What is I/ITSEC?
The Interservice/Industry Training, Simulation and Education Conference (I/ITSEC) is the world’s largest modeling, simulation and training event. The event is held in Orlando from November 28-December 2 at the Orange County Convention Center. I/ITSEC will consist of keynotes, special events, tutorials, professional workshops and more.
I/ITSEC is organized and sponsored by the National Training & Simulation Association (NTSA). NTSA is an affiliate subsidiary of the National Defense Industrial Association. It promotes “international and interdisciplinary cooperation within the fields of modeling and simulation (M&S), training, education, analysis, and related disciplines at this annual meeting.”
This year’s theme is Accelerate Change by Transforming Training — “It’s Time to ACTT!!” Rear Admiral James A. Robb, USN (Ret.), President of the NTSA says despite popular belief, it is hard to find serious advocates for Training and Simulation within the Department of Defense (DoD).
“NTSA has as its principal mission to advocate for training and readiness by bringing the DoD community together to discuss and debate the best ways to hone our skills on the battlefield,” Robb says. “We also bring the best from Industry and Academia into forums that allow leading edge concepts and capabilities to be demonstrated to DoD leadership.”
I/ITSEC is a vital forum for the training and simulation community to discuss tomorrow’s national security. I/ITSEC 2022 is on track to have record breaking attendance.
Who Should Attend?
“We sold out the show floor in September. Registration is ahead of last year by 50% and is on track for us to host over 17,000 this year in Orlando,” Robb says. “We have 43 all-star special events that include an invite to the head of the Space Force, confirmation from the Air Force Vice Chief and senior leaders from OSD, DHS and NATO. It has become clear that the training and simulation community has a critical mission and can-do agile development and acquisition— making I/ITSEC a place where technology, talent and tenacity come together push our capabilities and skills to the next level and “accelerate change”.”
So, anyone who works, studies or contributes to the training and simulation community should attend. Robb says there are opportunities to network, present cutting edge concepts and technologies and share views on the debate and support of national security.
I/ITSEC will also award over $150,000 in scholarships this year. “We not only give scholarships; we track recipients during their career. They become part of our Council of Scholars,” Robb says. “We manage an incredible STEM program that is designed to encourage youth to join our community, encouraged high schooler and teachers at all levels, supports employment through job fairs, aides in transition from the service to industry and plows back experience from those that have succeeded back to the next generation.”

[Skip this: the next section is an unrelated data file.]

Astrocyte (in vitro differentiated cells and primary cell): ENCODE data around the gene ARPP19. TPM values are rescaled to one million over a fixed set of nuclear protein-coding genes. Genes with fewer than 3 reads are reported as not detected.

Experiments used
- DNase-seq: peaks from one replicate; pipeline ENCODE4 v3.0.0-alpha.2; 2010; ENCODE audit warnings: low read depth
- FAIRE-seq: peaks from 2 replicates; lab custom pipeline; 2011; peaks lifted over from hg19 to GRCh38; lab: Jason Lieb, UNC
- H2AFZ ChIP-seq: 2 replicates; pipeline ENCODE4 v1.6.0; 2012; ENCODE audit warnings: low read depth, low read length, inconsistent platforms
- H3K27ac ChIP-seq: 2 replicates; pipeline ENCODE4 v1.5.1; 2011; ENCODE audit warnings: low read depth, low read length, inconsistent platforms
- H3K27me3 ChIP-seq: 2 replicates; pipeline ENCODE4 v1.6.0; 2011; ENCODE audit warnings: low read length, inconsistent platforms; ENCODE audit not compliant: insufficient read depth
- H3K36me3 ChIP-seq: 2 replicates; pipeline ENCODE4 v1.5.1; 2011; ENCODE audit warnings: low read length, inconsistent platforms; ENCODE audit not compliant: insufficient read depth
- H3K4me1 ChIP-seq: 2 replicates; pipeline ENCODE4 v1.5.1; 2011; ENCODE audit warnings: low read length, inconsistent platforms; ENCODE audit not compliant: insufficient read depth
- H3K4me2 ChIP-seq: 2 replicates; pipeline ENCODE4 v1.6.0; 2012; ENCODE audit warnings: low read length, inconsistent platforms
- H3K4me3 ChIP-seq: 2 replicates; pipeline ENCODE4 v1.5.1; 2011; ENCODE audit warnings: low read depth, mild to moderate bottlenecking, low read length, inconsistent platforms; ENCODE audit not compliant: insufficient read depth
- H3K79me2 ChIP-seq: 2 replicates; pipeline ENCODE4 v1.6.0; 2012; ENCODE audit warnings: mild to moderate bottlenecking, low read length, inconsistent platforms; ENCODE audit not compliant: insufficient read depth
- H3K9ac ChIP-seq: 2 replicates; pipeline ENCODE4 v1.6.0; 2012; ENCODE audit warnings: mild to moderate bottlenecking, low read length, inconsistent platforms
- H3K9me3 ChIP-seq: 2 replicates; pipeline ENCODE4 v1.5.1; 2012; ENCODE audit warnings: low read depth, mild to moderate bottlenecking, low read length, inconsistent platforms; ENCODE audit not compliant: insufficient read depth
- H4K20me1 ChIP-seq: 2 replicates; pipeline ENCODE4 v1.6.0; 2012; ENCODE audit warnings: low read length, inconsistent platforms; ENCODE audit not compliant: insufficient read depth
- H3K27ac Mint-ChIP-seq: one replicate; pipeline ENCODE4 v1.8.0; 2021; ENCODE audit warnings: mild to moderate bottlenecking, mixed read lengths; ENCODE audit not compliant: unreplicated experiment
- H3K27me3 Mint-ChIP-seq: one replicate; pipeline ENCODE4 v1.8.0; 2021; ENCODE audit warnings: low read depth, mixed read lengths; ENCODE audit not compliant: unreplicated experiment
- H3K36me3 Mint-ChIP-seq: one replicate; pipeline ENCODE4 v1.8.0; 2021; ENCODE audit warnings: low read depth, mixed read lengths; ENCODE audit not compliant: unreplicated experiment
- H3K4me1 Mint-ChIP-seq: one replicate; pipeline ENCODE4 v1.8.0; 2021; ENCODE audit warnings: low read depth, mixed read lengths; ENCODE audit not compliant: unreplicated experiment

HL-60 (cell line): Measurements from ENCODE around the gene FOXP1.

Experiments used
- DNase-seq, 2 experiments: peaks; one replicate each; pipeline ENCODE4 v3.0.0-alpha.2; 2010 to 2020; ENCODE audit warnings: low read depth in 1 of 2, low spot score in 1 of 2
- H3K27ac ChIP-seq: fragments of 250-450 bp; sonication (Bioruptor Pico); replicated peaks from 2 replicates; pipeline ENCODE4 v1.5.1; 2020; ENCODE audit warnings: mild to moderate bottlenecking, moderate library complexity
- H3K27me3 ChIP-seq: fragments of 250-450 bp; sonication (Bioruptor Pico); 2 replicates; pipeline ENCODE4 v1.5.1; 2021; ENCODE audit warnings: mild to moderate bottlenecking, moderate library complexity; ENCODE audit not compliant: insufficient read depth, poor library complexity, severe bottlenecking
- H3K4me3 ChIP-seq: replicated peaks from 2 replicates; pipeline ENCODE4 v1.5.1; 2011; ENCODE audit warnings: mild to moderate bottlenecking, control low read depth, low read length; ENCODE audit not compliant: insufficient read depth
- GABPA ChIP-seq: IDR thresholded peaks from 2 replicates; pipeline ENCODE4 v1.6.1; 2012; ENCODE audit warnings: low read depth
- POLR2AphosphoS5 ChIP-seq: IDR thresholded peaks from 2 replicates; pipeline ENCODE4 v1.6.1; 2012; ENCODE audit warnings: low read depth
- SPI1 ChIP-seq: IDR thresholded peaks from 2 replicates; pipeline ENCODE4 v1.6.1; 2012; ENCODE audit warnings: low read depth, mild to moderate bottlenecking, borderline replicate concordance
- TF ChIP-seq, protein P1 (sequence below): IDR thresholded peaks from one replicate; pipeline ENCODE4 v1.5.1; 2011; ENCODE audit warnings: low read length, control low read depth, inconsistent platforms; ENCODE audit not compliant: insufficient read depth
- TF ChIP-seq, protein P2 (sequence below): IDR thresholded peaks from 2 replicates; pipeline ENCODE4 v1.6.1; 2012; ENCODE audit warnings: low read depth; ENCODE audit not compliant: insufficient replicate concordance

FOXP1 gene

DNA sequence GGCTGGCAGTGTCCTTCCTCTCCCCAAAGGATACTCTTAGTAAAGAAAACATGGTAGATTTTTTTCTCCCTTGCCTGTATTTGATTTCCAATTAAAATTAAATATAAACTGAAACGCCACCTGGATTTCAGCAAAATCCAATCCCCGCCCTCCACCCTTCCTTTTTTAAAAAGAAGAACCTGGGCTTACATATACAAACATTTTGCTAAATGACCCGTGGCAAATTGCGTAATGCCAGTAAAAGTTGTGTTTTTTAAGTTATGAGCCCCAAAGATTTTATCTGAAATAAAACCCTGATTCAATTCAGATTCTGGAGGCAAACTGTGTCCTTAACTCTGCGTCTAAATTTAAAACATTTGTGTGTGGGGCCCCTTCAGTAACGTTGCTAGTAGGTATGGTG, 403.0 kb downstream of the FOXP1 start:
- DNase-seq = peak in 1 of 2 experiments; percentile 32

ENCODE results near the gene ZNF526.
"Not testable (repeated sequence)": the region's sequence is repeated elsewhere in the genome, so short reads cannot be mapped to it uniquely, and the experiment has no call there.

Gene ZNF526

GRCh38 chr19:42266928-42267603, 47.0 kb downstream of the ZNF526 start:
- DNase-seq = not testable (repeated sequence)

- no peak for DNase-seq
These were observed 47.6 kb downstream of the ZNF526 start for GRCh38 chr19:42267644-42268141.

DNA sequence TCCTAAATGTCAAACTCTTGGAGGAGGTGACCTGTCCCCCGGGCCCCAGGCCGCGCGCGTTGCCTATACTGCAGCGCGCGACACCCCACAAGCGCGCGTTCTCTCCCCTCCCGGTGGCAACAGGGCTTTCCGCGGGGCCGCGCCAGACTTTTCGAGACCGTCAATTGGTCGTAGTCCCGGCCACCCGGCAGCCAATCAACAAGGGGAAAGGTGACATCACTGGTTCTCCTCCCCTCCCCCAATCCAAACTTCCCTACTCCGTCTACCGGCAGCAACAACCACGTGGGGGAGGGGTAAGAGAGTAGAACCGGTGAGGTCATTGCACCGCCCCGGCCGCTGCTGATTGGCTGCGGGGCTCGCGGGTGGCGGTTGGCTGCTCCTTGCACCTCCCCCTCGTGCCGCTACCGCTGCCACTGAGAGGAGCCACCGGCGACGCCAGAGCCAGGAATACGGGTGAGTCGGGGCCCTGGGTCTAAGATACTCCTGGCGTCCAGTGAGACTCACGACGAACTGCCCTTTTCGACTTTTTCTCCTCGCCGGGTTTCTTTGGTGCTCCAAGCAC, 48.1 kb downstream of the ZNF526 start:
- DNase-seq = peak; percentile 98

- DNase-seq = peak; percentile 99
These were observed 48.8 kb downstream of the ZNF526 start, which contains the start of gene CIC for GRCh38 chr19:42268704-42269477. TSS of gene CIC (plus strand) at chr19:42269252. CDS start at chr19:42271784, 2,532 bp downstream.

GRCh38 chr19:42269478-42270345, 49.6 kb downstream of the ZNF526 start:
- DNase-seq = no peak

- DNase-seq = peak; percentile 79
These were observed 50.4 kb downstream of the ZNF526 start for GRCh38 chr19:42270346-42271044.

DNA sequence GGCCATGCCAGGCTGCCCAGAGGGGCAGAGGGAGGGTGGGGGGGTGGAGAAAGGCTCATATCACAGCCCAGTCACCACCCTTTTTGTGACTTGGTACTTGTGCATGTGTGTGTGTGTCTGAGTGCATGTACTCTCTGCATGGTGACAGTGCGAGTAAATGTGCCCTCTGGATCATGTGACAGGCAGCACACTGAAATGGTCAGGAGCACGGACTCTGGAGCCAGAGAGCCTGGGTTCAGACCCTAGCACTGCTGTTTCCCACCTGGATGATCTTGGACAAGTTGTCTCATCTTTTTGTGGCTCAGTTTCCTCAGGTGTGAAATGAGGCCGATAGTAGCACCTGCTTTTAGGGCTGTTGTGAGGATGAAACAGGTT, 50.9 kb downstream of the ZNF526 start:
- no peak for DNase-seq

Additionally, Robb shares that I/ITSEC will sponsor a 5k to support the Tunnel to Towers Foundation and I/ITSEC 2022 will be the inaugural year that the I/ITSEC community helps support Just our Soldiers Helpers (JOSH). “Onsite at the OCCC, volunteers and attendees will sort, pack, and ship 140 care packages to our service members around the world.”
Visit iitsec.org for more information.
About Rear Admiral James Robb, USN (Ret.)
Following graduation from Rensselaer Polytechnic Institute, designation as a Naval Aviator and training in the F-14 Tomcat, Admiral Robb deployed nine times across the globe accumulating over 5,000 hours and 1,000 carrier landings. Following a tour flying Russian fighters in the Nevada desert, he commanded Fighter Squadron Fifty One, Carrier Air Wing Nine, the Navy Fighter Weapons School (TOPGUN) and Carrier Strike Group Seven. As a Flag Officer he managed all Naval Aviation Programs (N980) and was the Director of Navy Readiness (N43).
Following 9/11, he joined USCENTCOM as the Director of Plans (J5), deploying to the Middle East in support of combat operations. Retiring in 2006, he built a successful small consulting business before joining the National Training and Simulation Association as President in June 2012.
During his 10-year tenure as NTSA President, he has faced three significant challenges.
- The Government Services Administration (GSA) scandal in 2012 where a conference they held was seen to be a poor use of government funding due to cost and a festival atmosphere. This caused the government to ban government attendance at all conferences including those hosted by NTSA. “Given our mission is to bring government and industry together, the absence of government attendance was devastating. It took five years to get back to normal.”
- COVID-19. The NTSA was forced to cancel or virtualize most events in 2020 and returned to in-person in 2022.
- The degree to which science and technology investments for next generation technologies are being made by non-traditional companies. Traditionally, DoD led these efforts, today big tech is driving us forward. A good example of the strength of the private sector is their success in fielding cutting edge space products.
Something he is proud of during his time as NTSA President:
“I am immensely proud of the NTSA staff that are the best at what they do on the planet. They all support the mission and love what they do. In addition, NTSA events are supported by over 300 volunteers that shape the many programs. Their performance and dedication during the challenging times has been an inspiration. Many have supported NTSA for over 30 years.”